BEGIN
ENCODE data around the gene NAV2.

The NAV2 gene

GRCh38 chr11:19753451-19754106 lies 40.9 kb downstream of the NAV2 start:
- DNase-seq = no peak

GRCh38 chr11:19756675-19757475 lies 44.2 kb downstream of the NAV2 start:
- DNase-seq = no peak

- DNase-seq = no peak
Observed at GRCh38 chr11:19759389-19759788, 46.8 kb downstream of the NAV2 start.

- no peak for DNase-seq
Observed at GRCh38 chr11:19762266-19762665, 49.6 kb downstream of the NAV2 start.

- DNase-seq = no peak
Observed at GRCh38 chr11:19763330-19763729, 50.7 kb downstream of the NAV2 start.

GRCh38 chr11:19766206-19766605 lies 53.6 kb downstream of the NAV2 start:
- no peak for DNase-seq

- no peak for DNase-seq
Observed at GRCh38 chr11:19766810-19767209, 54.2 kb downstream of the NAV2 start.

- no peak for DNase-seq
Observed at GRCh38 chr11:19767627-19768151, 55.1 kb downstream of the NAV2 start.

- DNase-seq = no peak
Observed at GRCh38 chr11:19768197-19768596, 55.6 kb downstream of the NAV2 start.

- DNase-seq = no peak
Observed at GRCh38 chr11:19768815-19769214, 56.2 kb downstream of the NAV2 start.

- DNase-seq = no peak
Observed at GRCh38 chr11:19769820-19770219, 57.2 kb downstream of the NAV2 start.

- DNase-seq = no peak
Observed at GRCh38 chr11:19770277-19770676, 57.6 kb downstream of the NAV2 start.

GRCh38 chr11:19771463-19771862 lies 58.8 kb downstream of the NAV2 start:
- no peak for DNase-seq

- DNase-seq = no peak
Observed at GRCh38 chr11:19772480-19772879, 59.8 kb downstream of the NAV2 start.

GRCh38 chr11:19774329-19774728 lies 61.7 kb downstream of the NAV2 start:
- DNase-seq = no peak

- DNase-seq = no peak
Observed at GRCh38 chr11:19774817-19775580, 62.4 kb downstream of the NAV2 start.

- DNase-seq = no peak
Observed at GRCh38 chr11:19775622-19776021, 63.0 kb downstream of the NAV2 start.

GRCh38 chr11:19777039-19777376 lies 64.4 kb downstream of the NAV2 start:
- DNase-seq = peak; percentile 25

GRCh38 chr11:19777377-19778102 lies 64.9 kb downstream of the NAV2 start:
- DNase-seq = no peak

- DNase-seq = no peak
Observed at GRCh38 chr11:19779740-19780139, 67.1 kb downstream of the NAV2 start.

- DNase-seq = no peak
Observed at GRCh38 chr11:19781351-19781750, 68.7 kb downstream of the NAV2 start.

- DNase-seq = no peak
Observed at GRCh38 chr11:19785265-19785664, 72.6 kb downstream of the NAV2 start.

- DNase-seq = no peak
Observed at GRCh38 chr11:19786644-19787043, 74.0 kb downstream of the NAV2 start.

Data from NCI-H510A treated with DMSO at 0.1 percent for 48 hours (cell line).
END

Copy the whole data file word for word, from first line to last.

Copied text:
ENCODE data around the gene NAV2.

The NAV2 gene

GRCh38 chr11:19753451-19754106 lies 40.9 kb downstream of the NAV2 start:
- DNase-seq = no peak

GRCh38 chr11:19756675-19757475 lies 44.2 kb downstream of the NAV2 start:
- DNase-seq = no peak

- DNase-seq = no peak
Observed at GRCh38 chr11:19759389-19759788, 46.8 kb downstream of the NAV2 start.

- no peak for DNase-seq
Observed at GRCh38 chr11:19762266-19762665, 49.6 kb downstream of the NAV2 start.

- DNase-seq = no peak
Observed at GRCh38 chr11:19763330-19763729, 50.7 kb downstream of the NAV2 start.

GRCh38 chr11:19766206-19766605 lies 53.6 kb downstream of the NAV2 start:
- no peak for DNase-seq

- no peak for DNase-seq
Observed at GRCh38 chr11:19766810-19767209, 54.2 kb downstream of the NAV2 start.

- no peak for DNase-seq
Observed at GRCh38 chr11:19767627-19768151, 55.1 kb downstream of the NAV2 start.

- DNase-seq = no peak
Observed at GRCh38 chr11:19768197-19768596, 55.6 kb downstream of the NAV2 start.

- DNase-seq = no peak
Observed at GRCh38 chr11:19768815-19769214, 56.2 kb downstream of the NAV2 start.

- DNase-seq = no peak
Observed at GRCh38 chr11:19769820-19770219, 57.2 kb downstream of the NAV2 start.

- DNase-seq = no peak
Observed at GRCh38 chr11:19770277-19770676, 57.6 kb downstream of the NAV2 start.

GRCh38 chr11:19771463-19771862 lies 58.8 kb downstream of the NAV2 start:
- no peak for DNase-seq

- DNase-seq = no peak
Observed at GRCh38 chr11:19772480-19772879, 59.8 kb downstream of the NAV2 start.

GRCh38 chr11:19774329-19774728 lies 61.7 kb downstream of the NAV2 start:
- DNase-seq = no peak

- DNase-seq = no peak
Observed at GRCh38 chr11:19774817-19775580, 62.4 kb downstream of the NAV2 start.

- DNase-seq = no peak
Observed at GRCh38 chr11:19775622-19776021, 63.0 kb downstream of the NAV2 start.

GRCh38 chr11:19777039-19777376 lies 64.4 kb downstream of the NAV2 start:
- DNase-seq = peak; percentile 25

GRCh38 chr11:19777377-19778102 lies 64.9 kb downstream of the NAV2 start:
- DNase-seq = no peak

- DNase-seq = no peak
Observed at GRCh38 chr11:19779740-19780139, 67.1 kb downstream of the NAV2 start.

- DNase-seq = no peak
Observed at GRCh38 chr11:19781351-19781750, 68.7 kb downstream of the NAV2 start.

- DNase-seq = no peak
Observed at GRCh38 chr11:19785265-19785664, 72.6 kb downstream of the NAV2 start.

- DNase-seq = no peak
Observed at GRCh38 chr11:19786644-19787043, 74.0 kb downstream of the NAV2 start.

Data from NCI-H510A treated with DMSO at 0.1 percent for 48 hours (cell line).